Computerized Epic Failure

Good news: my local hospital has the fanciest, newest, coolest computer system (costing major bucks, of course) and now is routinely sending me \”transition of care\” documents on my patients.

Bad news: they are horrible.

Seriously, we get several of these documents per day and often can\’t figure out what the document is about.  On the bright side, sometimes after taking 10-20 minutes of looking through the 12-14 page document, we do actually gain some useful information.

Here\’s an example of what we get:


Search as I may, I see no primary diagnosis, nor have I ever seen a \”diamond\” next to a problem on the list.  Searching for diamonds makes me feel like a treasure hunter, though.  Perhaps they could make this a reality TV show on Lifetime: \”Doctor Diamond Hunters.\”


I am, however, informed about the patient\’s cognitive status, whether they can see and hear, can take a bath, and if they are still smoking weed.  Reading these documents makes me see the merits of moving to Colorado.


I am also given a very skinny print-out of a test that he had run.  I am not sure what an \”Inflammator Y cell\” is.  There is no explanation of who ordered the test or the circumstances surrounding it being run, nor am I certain if it was run during this mysterious encounter, but I do (scrolling through 3 pages) learn what was found on a test that has been run.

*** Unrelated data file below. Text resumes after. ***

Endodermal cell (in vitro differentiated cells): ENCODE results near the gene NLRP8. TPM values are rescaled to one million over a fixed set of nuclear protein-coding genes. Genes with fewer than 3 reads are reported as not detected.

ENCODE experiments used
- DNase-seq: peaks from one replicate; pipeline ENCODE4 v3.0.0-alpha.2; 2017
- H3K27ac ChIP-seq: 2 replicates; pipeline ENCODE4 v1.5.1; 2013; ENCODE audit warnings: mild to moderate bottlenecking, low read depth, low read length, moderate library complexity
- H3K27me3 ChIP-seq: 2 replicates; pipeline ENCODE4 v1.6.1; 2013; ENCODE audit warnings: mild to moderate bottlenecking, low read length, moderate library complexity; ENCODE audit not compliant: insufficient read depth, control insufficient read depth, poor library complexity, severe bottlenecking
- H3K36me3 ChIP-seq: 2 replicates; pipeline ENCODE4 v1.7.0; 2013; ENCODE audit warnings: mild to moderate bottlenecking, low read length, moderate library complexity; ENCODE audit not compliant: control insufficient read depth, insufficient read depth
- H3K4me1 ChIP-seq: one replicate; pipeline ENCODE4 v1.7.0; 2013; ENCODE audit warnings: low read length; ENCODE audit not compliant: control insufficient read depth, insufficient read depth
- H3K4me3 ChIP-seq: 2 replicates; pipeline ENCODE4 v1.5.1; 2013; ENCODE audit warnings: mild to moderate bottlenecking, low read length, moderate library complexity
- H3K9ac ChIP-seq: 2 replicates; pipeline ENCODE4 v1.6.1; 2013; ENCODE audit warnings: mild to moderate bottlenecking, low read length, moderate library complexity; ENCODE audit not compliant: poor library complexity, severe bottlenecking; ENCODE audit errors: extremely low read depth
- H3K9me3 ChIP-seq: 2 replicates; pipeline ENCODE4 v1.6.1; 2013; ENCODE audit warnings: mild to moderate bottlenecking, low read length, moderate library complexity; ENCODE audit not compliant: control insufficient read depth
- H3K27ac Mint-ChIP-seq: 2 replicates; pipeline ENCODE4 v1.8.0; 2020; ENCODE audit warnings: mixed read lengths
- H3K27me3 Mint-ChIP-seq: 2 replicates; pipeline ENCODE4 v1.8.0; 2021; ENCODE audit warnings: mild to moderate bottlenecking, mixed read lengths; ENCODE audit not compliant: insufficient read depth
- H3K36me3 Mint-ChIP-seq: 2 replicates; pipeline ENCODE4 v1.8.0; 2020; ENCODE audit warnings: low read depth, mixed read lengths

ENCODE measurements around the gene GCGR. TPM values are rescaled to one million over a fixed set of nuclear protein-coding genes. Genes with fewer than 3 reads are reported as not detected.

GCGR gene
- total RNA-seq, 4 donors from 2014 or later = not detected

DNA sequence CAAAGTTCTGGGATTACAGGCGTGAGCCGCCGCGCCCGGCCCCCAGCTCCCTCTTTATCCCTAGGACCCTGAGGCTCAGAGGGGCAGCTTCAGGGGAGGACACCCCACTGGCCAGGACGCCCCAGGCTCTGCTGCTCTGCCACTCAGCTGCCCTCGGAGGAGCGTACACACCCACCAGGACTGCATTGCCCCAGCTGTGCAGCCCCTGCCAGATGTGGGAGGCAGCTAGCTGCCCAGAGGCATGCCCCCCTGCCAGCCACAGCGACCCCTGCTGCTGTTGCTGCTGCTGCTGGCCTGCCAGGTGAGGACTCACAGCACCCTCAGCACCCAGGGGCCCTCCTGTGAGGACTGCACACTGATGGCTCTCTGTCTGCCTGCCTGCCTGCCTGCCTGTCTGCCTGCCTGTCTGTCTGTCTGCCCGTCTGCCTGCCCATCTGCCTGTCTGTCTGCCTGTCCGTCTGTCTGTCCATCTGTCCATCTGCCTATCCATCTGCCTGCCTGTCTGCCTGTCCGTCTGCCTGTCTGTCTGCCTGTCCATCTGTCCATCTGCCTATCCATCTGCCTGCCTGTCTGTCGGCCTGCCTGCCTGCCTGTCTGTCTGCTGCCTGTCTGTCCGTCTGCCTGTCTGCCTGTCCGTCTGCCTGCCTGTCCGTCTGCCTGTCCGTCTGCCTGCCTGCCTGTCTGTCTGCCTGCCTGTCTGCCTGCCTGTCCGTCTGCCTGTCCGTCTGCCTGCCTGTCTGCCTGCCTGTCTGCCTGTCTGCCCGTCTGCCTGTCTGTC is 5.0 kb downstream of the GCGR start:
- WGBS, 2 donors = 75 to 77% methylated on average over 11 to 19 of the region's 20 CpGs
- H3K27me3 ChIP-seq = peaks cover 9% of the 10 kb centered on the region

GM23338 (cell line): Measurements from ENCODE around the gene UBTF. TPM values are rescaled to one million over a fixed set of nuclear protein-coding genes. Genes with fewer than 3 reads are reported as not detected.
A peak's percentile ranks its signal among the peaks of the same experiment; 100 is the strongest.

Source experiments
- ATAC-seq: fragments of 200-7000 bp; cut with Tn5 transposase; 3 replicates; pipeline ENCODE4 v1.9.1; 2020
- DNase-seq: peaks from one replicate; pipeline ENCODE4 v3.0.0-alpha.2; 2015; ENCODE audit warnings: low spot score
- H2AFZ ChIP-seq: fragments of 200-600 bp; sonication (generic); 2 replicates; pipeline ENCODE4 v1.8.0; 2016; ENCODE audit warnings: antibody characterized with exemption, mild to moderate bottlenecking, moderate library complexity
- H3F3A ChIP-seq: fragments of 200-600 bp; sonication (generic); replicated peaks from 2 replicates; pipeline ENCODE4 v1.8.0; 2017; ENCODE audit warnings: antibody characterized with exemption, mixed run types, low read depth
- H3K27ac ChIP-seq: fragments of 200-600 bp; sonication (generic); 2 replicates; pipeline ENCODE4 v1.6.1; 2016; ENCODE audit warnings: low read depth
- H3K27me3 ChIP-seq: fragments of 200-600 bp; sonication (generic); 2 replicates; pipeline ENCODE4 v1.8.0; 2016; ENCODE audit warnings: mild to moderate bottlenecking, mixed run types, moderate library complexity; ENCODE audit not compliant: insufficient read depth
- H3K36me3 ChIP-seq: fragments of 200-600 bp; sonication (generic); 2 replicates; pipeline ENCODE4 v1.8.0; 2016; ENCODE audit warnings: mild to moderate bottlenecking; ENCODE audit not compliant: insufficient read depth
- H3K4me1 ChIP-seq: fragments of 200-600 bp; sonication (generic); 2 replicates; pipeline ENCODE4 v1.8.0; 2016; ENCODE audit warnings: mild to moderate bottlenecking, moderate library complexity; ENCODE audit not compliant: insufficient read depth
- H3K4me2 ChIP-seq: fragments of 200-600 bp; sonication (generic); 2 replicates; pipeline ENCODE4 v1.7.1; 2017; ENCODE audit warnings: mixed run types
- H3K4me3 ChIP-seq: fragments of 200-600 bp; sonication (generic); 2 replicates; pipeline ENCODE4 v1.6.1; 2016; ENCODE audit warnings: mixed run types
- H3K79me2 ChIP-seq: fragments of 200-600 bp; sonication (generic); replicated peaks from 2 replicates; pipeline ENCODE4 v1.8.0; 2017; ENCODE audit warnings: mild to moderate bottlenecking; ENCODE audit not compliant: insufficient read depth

This is followed by the very useful assessments of the nurse, reassuring me that the patient was given food supplements, was instructed to report pain, and that his bed rails were up (thank goodness) and the wheels were locked (presumably to prevent patient bed races in the hallways).  

Often we get bonus information at the end of this transition of care document.


Patient instructions!  I am not certain exactly why we are sent this information, but it\’s been a cornucopia of learning for me and my nurses.  We\’ve been trying the acupressure point so much that we haven\’t gotten work done!  I\’m sure my patients all read these documents voraciously. 


At the end they are given follow-up instructions.  I love the advice: \”Your doctor may want to schedule more tests. You may be referred to a specialist.  Be sure to keep all appointments.  Have tests and exams done regularly as directed by your doctor.\”  My patients love it when I give vague and unhelpful advice!  We might want to do all of those things!  We might want to throw a party!  

They did, however, leave one thing off the list of things I may do: \”your doctor may be confused as to how there could be 18 pages in a 15 page document.\”